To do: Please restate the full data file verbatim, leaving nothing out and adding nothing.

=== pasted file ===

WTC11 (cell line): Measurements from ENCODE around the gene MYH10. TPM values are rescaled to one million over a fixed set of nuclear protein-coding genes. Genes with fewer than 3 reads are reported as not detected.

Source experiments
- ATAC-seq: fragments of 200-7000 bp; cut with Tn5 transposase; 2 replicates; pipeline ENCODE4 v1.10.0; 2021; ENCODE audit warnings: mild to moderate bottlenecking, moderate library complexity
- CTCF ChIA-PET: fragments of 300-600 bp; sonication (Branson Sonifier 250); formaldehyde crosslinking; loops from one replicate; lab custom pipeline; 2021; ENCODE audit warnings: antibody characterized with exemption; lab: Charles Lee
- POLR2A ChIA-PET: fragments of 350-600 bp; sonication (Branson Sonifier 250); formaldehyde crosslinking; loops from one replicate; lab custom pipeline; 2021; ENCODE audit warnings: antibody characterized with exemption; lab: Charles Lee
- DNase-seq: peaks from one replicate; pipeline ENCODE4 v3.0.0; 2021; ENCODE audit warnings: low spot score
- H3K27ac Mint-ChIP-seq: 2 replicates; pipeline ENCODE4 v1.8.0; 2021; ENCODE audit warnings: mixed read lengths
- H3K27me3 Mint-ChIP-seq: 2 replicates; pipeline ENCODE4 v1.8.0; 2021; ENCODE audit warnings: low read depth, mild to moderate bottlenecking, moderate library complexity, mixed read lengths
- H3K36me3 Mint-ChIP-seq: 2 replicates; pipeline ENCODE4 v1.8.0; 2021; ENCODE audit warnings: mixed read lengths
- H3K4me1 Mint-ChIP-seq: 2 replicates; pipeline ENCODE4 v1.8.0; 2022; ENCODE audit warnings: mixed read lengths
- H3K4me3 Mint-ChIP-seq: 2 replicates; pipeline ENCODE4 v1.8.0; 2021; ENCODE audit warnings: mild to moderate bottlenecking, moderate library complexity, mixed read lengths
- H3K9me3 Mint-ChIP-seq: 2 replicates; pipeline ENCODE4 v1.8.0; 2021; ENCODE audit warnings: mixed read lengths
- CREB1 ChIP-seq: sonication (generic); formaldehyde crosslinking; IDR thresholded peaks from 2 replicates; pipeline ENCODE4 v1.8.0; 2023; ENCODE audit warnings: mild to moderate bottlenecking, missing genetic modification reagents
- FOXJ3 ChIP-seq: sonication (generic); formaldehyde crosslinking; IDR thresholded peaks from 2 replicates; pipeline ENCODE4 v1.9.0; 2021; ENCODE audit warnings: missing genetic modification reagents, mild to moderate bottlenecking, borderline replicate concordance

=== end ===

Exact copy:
WTC11 (cell line): Measurements from ENCODE around the gene MYH10. TPM values are rescaled to one million over a fixed set of nuclear protein-coding genes. Genes with fewer than 3 reads are reported as not detected.

Source experiments
- ATAC-seq: fragments of 200-7000 bp; cut with Tn5 transposase; 2 replicates; pipeline ENCODE4 v1.10.0; 2021; ENCODE audit warnings: mild to moderate bottlenecking, moderate library complexity
- CTCF ChIA-PET: fragments of 300-600 bp; sonication (Branson Sonifier 250); formaldehyde crosslinking; loops from one replicate; lab custom pipeline; 2021; ENCODE audit warnings: antibody characterized with exemption; lab: Charles Lee
- POLR2A ChIA-PET: fragments of 350-600 bp; sonication (Branson Sonifier 250); formaldehyde crosslinking; loops from one replicate; lab custom pipeline; 2021; ENCODE audit warnings: antibody characterized with exemption; lab: Charles Lee
- DNase-seq: peaks from one replicate; pipeline ENCODE4 v3.0.0; 2021; ENCODE audit warnings: low spot score
- H3K27ac Mint-ChIP-seq: 2 replicates; pipeline ENCODE4 v1.8.0; 2021; ENCODE audit warnings: mixed read lengths
- H3K27me3 Mint-ChIP-seq: 2 replicates; pipeline ENCODE4 v1.8.0; 2021; ENCODE audit warnings: low read depth, mild to moderate bottlenecking, moderate library complexity, mixed read lengths
- H3K36me3 Mint-ChIP-seq: 2 replicates; pipeline ENCODE4 v1.8.0; 2021; ENCODE audit warnings: mixed read lengths
- H3K4me1 Mint-ChIP-seq: 2 replicates; pipeline ENCODE4 v1.8.0; 2022; ENCODE audit warnings: mixed read lengths
- H3K4me3 Mint-ChIP-seq: 2 replicates; pipeline ENCODE4 v1.8.0; 2021; ENCODE audit warnings: mild to moderate bottlenecking, moderate library complexity, mixed read lengths
- H3K9me3 Mint-ChIP-seq: 2 replicates; pipeline ENCODE4 v1.8.0; 2021; ENCODE audit warnings: mixed read lengths
- CREB1 ChIP-seq: sonication (generic); formaldehyde crosslinking; IDR thresholded peaks from 2 replicates; pipeline ENCODE4 v1.8.0; 2023; ENCODE audit warnings: mild to moderate bottlenecking, missing genetic modification reagents
- FOXJ3 ChIP-seq: sonication (generic); formaldehyde crosslinking; IDR thresholded peaks from 2 replicates; pipeline ENCODE4 v1.9.0; 2021; ENCODE audit warnings: missing genetic modification reagents, mild to moderate bottlenecking, borderline replicate concordance